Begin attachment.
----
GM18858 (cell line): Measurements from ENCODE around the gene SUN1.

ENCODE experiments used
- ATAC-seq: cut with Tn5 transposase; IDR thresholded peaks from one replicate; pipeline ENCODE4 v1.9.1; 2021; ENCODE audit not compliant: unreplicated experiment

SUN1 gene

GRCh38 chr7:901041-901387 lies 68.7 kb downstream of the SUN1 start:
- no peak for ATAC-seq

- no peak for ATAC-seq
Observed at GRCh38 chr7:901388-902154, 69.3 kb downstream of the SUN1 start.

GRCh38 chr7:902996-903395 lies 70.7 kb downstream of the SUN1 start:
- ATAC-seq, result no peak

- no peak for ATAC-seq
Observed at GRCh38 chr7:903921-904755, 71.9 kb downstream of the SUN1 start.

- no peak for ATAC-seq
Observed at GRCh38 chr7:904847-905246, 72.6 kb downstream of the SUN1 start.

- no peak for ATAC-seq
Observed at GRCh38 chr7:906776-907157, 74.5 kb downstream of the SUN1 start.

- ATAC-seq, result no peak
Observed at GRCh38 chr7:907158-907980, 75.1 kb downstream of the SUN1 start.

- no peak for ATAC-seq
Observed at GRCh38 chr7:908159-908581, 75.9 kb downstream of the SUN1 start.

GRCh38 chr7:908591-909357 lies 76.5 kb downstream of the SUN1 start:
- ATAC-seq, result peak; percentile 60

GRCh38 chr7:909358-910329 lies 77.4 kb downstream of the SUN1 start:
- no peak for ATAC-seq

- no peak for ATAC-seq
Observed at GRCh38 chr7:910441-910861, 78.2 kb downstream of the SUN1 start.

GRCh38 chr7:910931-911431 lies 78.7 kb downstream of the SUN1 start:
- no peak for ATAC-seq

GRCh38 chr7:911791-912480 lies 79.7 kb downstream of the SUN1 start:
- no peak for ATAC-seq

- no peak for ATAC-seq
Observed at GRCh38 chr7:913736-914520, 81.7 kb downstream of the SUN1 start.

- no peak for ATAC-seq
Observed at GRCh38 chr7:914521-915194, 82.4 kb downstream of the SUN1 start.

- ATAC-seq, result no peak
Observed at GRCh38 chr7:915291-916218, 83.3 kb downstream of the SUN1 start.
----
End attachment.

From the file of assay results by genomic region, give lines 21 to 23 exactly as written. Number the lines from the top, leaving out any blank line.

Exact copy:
GRCh38 chr7:908591-909357 lies 76.5 kb downstream of the SUN1 start:
- ATAC-seq, result peak; percentile 60

GRCh38 chr7:909358-910329 lies 77.4 kb downstream of the SUN1 start: